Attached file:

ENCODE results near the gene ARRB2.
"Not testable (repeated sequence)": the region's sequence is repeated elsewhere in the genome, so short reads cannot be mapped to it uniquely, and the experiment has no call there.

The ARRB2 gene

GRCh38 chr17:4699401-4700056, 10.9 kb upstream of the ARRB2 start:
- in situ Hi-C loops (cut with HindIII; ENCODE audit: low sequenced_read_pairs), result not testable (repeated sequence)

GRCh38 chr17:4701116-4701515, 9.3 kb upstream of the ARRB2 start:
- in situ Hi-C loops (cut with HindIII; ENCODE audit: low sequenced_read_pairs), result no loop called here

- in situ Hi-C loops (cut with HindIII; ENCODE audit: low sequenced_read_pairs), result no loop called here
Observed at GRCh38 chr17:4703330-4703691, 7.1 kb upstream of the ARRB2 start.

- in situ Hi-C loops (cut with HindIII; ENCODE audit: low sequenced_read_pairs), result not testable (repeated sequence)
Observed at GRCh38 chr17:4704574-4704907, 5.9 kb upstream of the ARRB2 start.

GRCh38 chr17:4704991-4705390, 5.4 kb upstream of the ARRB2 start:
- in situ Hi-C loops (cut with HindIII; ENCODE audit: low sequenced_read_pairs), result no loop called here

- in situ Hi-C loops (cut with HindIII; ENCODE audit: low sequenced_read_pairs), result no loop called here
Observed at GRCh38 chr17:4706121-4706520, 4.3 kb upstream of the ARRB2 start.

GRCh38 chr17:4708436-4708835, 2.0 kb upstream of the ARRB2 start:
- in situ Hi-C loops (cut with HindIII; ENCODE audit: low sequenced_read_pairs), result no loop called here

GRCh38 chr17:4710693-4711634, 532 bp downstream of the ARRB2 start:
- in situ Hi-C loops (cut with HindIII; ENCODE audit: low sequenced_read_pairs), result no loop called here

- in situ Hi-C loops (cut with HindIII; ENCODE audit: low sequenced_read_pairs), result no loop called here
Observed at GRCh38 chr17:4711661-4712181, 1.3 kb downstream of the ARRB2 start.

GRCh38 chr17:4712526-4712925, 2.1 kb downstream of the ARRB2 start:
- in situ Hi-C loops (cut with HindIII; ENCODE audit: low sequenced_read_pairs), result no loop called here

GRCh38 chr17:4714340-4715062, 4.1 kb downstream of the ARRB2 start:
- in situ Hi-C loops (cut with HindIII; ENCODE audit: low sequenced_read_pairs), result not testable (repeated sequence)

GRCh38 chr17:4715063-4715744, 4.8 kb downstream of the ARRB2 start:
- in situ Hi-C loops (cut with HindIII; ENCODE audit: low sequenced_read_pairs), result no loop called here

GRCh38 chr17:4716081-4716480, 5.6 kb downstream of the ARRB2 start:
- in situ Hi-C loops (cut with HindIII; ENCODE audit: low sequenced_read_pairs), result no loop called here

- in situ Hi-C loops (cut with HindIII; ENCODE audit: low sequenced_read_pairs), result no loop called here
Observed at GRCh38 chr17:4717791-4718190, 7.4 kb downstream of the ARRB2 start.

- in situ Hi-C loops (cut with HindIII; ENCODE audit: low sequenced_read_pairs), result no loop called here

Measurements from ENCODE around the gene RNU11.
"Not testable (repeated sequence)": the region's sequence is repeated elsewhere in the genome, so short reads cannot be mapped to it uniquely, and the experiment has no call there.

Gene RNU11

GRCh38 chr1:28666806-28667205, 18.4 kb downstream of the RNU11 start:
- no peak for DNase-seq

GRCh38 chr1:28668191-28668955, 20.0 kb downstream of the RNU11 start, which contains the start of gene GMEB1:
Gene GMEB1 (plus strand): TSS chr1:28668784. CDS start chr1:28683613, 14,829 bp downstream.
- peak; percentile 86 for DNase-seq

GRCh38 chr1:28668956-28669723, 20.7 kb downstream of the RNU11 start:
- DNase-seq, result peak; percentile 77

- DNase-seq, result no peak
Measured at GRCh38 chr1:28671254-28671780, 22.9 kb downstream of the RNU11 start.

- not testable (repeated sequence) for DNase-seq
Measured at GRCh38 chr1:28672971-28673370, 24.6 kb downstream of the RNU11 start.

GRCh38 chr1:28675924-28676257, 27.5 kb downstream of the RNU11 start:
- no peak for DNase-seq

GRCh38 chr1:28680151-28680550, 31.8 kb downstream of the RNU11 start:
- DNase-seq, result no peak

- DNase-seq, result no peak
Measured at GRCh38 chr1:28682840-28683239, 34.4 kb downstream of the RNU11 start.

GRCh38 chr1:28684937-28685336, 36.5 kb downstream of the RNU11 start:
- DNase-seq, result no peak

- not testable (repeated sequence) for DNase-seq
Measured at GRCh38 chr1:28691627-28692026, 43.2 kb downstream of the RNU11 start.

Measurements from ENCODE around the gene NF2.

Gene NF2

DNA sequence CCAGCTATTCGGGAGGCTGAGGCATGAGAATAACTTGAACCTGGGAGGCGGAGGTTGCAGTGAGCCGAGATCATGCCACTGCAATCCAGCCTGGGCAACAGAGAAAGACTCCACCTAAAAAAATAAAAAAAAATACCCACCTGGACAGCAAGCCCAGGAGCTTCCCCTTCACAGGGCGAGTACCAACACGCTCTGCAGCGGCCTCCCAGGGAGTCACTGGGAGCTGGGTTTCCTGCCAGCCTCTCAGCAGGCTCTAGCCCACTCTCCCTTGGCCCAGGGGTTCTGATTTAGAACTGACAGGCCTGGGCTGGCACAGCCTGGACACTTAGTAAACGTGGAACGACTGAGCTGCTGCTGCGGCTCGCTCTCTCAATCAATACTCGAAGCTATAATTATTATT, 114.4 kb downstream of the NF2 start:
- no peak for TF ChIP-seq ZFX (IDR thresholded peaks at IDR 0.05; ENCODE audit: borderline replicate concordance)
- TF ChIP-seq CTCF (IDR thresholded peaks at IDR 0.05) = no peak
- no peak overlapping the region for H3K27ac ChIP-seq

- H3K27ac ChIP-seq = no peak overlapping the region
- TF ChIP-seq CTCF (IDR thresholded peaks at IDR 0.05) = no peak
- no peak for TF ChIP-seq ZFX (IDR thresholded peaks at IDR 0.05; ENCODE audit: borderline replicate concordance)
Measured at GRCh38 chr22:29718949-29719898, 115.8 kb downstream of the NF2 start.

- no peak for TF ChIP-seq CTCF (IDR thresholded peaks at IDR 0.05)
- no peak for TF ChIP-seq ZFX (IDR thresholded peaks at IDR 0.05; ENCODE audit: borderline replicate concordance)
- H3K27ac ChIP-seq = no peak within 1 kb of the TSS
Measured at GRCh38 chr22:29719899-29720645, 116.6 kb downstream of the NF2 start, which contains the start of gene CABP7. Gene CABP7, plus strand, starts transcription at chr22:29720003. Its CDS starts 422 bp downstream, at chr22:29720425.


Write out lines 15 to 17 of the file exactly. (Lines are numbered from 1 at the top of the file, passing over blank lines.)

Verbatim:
Observed at GRCh38 chr17:4706121-4706520, 4.3 kb upstream of the ARRB2 start.

GRCh38 chr17:4708436-4708835, 2.0 kb upstream of the ARRB2 start:
- in situ Hi-C loops (cut with HindIII; ENCODE audit: low sequenced_read_pairs), result no loop called here